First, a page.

4 Tax Issues Real Estate Investors Can't Ignore When Filing in 2019

Posted by Chris Clothier on Fri, Jan 4, 2019

filingtaxes-newtaxlaws-realestateinvestors-2019taxesAs 2019 kicks off, one item growing on many of our to-do lists is taxes. As records begin to trickle in and your documents get in order, you begin to sort out every last financial detail so that you can pass it all over to your trusted CPA. After all, you want your tax return back as soon as possible.

But with this being to the first year after new tax laws are in place, not only will there be more chaos, but chances are, you might miss something! While you can probably trust that your CPA will catch the new deductions, nuances, and issues that have arisen over the last year, it’s valuable for real estate investors to arm themselves with knowledge.

If you’re new to the changes in tax law, make sure you check out A Real Estate Investor’s Rundown of New 2018 Tax Benefits.

But besides the pass-through deduction, section 179 savings changes, and new limitations to deductions on mortgages and property taxes, what do you need to know as a real estate investor? What else is on the table...or off?


4 Tax Issues Real Estate Investors Should Know for 2019

The New Income Tax Brackets

While this was one of the most publicized changes to tax law, it's valuable to be familiar with the changes to the income tax brackets. Depending on how you own your properties, your passive income could be taxed by new rates. If you own as an individual, LLC, S corporation, or partnership, the income earned through your rental properties is taxed at the same rate as personal income on a federal level.

So, what are the new rates?


 

Single

Married Filing Jointly

Head of Household

10%

$0-$9,525

$0-$19,050

$0-$13,600

12%

$9,526-$38,700

$19,051-$77,400

$13,601-$51,800

22%

$38,701-$82,500

$77,401-$165,000

$51,801-$82,500

24%

$82,501-$157,500

$165,001-$315,000

$82,501-$157,500

32%

$157,501-$200,000

$315,001-$400,000

$157,501-$200,000

35%

$200,001-$500,000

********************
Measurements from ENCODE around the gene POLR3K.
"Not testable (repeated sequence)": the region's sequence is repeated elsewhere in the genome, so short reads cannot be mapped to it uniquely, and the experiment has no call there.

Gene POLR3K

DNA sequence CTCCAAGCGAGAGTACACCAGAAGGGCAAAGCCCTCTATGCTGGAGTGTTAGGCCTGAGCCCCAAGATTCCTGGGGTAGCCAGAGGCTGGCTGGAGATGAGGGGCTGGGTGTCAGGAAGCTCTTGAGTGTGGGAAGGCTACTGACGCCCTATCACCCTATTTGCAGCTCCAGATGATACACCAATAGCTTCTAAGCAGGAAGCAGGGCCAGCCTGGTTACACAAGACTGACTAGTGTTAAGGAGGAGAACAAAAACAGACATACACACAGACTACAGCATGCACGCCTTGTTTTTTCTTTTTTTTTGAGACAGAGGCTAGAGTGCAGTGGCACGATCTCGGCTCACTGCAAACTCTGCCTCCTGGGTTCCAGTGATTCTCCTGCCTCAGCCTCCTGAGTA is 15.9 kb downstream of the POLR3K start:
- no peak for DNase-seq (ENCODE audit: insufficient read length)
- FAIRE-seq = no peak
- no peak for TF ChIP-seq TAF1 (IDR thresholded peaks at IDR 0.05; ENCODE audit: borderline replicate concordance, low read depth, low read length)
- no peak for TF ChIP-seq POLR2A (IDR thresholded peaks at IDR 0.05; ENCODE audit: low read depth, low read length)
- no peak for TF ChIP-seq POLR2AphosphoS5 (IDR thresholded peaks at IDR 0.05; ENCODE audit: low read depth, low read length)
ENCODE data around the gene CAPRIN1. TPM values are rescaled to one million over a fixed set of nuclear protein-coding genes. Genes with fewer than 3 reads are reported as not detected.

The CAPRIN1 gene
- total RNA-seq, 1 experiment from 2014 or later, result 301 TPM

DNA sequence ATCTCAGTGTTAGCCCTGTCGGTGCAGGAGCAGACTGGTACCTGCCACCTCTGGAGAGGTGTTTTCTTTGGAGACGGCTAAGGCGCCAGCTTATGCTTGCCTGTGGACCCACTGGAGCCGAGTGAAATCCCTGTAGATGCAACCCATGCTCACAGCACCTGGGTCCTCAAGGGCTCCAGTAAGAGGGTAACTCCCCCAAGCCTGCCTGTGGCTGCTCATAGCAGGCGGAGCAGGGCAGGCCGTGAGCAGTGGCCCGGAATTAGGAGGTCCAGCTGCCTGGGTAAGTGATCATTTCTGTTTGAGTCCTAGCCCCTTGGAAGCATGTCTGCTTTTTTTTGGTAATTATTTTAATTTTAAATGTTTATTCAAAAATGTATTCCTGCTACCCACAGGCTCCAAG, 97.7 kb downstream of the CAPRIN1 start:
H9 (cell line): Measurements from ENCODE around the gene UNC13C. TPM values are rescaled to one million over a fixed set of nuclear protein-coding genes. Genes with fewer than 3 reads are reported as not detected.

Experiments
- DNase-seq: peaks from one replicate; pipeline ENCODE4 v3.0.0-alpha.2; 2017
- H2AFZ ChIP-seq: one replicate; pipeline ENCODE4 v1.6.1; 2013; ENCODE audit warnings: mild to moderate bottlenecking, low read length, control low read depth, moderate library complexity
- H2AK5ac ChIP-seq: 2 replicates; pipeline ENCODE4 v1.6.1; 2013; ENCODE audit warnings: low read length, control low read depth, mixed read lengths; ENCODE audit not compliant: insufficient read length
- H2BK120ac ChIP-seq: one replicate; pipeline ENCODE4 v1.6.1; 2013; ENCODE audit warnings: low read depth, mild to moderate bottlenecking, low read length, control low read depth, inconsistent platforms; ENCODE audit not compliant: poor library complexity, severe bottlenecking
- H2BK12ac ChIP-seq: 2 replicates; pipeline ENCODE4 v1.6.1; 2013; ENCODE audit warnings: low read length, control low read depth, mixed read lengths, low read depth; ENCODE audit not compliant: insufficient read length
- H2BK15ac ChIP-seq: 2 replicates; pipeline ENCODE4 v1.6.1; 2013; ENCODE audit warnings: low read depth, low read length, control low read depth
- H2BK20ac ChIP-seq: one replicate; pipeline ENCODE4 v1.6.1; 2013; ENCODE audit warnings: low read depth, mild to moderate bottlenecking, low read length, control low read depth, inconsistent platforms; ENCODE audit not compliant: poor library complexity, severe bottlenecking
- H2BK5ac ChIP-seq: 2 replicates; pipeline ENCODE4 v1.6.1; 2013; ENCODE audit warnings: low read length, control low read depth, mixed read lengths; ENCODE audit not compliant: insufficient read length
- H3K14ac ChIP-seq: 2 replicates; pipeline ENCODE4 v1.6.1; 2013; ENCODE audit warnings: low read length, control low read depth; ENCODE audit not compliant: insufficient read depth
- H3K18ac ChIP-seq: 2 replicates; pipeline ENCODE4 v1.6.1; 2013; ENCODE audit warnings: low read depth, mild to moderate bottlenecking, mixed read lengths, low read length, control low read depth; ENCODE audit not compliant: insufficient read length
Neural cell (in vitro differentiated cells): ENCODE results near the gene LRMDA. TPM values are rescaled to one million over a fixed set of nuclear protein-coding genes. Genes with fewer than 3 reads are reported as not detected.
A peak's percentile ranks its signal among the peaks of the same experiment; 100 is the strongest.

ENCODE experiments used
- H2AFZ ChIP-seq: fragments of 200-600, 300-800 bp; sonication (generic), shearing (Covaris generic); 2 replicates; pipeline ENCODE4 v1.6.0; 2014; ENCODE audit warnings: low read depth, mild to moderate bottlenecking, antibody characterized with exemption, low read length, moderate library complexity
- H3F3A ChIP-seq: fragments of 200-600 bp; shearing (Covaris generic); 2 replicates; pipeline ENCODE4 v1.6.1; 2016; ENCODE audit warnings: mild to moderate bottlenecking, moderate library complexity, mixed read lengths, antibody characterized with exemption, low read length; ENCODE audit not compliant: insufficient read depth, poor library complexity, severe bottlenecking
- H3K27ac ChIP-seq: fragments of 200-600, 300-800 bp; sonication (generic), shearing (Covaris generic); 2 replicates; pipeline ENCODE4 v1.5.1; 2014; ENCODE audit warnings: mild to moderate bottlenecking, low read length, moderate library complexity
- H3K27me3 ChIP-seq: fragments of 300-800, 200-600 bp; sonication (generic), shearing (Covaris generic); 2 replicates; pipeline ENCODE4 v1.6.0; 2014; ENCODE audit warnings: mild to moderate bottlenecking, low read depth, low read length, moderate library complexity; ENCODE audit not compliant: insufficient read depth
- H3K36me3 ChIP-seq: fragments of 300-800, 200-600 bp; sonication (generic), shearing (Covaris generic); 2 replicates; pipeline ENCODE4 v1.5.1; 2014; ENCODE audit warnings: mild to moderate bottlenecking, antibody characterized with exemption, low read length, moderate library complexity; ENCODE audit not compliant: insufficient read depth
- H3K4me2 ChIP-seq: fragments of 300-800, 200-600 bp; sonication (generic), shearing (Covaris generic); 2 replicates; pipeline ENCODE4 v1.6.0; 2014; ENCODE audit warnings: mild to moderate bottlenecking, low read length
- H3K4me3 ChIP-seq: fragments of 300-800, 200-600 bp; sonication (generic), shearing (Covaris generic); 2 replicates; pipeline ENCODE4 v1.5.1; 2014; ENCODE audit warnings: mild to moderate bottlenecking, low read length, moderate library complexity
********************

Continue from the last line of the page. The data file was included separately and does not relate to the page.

$400,001-$600,000

$200,001-$500,000

37%

$500,000+

$600,000+

$500,000+

Overall, the tax rates are generally lower and apply to everything except dividends and capital gains. This is great news for real estate investors and the average American looking to save on their tax returns.

Tweaks to the 1031 Exchange

We've extensively covered the 1031 Exchange before on our blog.

( See The Real Estate Investor's No-nonsense Guide to the 1031 Exchange )

In short, it is a real estate strategy in which the IRS allows a “like-kind” exchange in which an owner essentially swaps one investment property for another while paying no or only limited taxes on the property. Traditional property acquisitions are taxable because they are sales, but a 1031 Exchange is not, because it is a different type of acquisition.

This has long been a great tactic for real estate investors to employ. But how has it changed with recent tax law?

The good news is, not much. You can rely on our guide to steer you ahead. The language was tweaked to say “real property” instead of “property” which limits like-kind exchanges to real estate. As always, these exchanges do not include personal property or foreign properties. But if you have used 1031 Exchanges solely for real estate, you have little to worry about.

Just know that certain tangible, depreciable property will no longer be valid exchanges under the new law, such as automobiles, aircraft, heavy equipment, or even patents.


There’s a New Disallowance Rule

Say you lose money during your first few years in real estate investment. There are passive activity loss (PAL) rules at play that really throw a wrench into things. These rules only allow you to deduct to the degree that you have passive income from other sources. Otherwise, your passive losses are suspended until your passive income compensates or you sell the properties that produced the loss.

The latest tax laws have created a new challenge for investors facing losses. They come into play after the PAL rules. It is an excess business loss limitation rule. It is $250,000 if single or $500,000 is married filing jointly.

So, say you're not stopped by the PAL rules. You have a loss of $300,000. You miss out on $50,000 that must carry over to your next tax year because of the $250,000 limitation.

This is something to keep in mind if you're banking on writing off a lemon property and recouping your losses through Uncle Sam.

Your Write-Offs Are Mostly Unchanged

Speaking of write-offs, these are mostly unchanged. The things that you could write-off in your taxes, like mortgage and interest rates (if your property is not a personal residence or used for personal use), maintenance and repair costs, insurance, utilities, depreciation, etc., are all still fair game.

Whether or not the tax law has changed in certain areas, it is key for real estate investors to stay diligent and informed. When you are in the know, you won't be caught by any unpleasant surprises. It's your money and your future—knowing as much as you can about how to handle that money, even when you defer to the professionals, is the best way to ensure your success.

Avoid the headaches that can come with investing in real estate...go turnkey!

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Topics: tax laws, tax prep